There is a silent but herculean digital revolution currently going on in Kenya which many people can see but have not pondered the massive disruption that is underway. Currently Kenya is at the apex of technological advancement leading the pack in Africa. Technological innovations are slowly but steadily destroying the conventional way of doing business. This is evidenced by the trade wars that have been recently witnessed in Kenya which is a tip of the iceberg. From the taxi wars between conventional taxi operators and uber recently witnessed to the legal battle for online land transactions, technology is making several traditional businesses uneasy.
Among the factors that have propelled Kenya in the technological arena is the landing of fiber optic cables that have seen Kenya’s internet speeds soar to a high of 13.7Mbps, the highest is Africa as per Akamai’s state of internet report of last year. This was way ahead of the USA and Australia though they disputed this.
Smartphone penetration has also seen a steep rise with Jumia Business Intelligence putting the smartphone penetration in Kenya at 60% of the population. Additionally, mobile payment platforms have been developed and continue to be innovated hence slowly becoming the number one choice for payments in Kenya.
All these factors are a perfect recipe for growth of digital transactions. We have witnessed a massive interest in the e-commerce especially from startups in Kenya. While most of the e-commerce previously known was dominated by big US tech companies, startups in Kenya have got onto the train.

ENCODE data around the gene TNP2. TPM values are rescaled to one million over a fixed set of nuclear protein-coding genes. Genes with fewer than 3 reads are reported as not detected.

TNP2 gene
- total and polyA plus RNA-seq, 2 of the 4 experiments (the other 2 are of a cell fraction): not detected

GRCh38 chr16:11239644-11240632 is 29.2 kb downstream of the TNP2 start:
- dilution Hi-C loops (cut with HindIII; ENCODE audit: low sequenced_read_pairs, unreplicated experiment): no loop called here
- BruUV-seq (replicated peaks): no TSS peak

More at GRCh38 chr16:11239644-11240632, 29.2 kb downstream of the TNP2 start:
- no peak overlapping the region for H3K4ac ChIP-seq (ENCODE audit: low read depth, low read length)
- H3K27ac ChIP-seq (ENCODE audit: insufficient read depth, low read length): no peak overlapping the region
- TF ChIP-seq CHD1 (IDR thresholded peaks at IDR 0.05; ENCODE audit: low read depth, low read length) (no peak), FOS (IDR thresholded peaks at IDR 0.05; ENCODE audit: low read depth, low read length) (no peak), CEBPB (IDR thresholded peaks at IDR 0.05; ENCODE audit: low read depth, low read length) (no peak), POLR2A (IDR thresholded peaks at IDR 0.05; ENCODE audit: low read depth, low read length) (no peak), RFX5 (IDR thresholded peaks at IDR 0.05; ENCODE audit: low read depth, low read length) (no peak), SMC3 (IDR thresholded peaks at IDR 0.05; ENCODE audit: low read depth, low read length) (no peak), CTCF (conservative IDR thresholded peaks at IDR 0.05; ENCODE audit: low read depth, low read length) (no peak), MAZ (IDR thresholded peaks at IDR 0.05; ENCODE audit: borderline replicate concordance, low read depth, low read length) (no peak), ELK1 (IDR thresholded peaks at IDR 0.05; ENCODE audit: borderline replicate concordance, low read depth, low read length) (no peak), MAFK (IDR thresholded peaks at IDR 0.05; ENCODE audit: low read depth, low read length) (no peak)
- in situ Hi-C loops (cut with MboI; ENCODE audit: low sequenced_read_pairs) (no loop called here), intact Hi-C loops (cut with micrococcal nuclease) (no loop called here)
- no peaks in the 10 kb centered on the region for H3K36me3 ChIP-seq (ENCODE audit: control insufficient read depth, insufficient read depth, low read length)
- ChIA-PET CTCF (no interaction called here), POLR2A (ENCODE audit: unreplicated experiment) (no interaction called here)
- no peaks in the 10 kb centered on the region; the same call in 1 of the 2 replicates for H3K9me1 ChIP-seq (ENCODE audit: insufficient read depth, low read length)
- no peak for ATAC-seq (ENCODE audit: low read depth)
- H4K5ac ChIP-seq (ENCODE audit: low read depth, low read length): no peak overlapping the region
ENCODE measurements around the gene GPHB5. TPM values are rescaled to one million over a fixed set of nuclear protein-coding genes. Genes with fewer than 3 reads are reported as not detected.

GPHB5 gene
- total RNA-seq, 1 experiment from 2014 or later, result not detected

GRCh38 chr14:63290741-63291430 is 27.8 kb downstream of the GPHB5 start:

Almost every startup in Kenya has an internet based business model and they seek to eliminate the need for a physical location for the business.
The internet and smartphone penetration has catalyzed the growth of e-commerce in Kenya and the rest of the world.
While this is a welcome move, it poses great challenges to revenue authorities in Africa and indeed the rest of the world on how to target these businesses in revenue collection/administration
We have already seen action from Kenya Revenue Authority in a bid to bring to the fold the big US tech companies such as Google, Facebook and Amazon. Most companies are using Google, Facebook and other social sites as marketing platforms and paying huge sums for such services. This is a huge revenue leak for the government given that this income has been generated in Kenya hence subject to tax in Kenya. While tax may be accounted for on major transactions, the majority of such transactions are not brought to tax. It is commendable that KRA is trying to catch up with technology.
The major challenge is that such organizations operate in many countries and hence are able to take advantage of scale and report their incomes in jurisdictions that are tax-favorable. This is perfectly legal and hence the authorities have to think harder on how to legitimately bring such incomes to tax. This is complex since transactions over the internet are intricate and require experts to design tamper proof regulations that bring such income to taxation despite their borderless nature. The digital transactions do not require physical presence for business to be conducted.
In a bid to bring such incomes to tax, Kenyan tax laws require a non-resident company that derives income from Kenya through creating a permanent establishment by virtue of its operations to account for tax in Kenya. These rules are not adequate since their activities are done online and hence have no physical presence.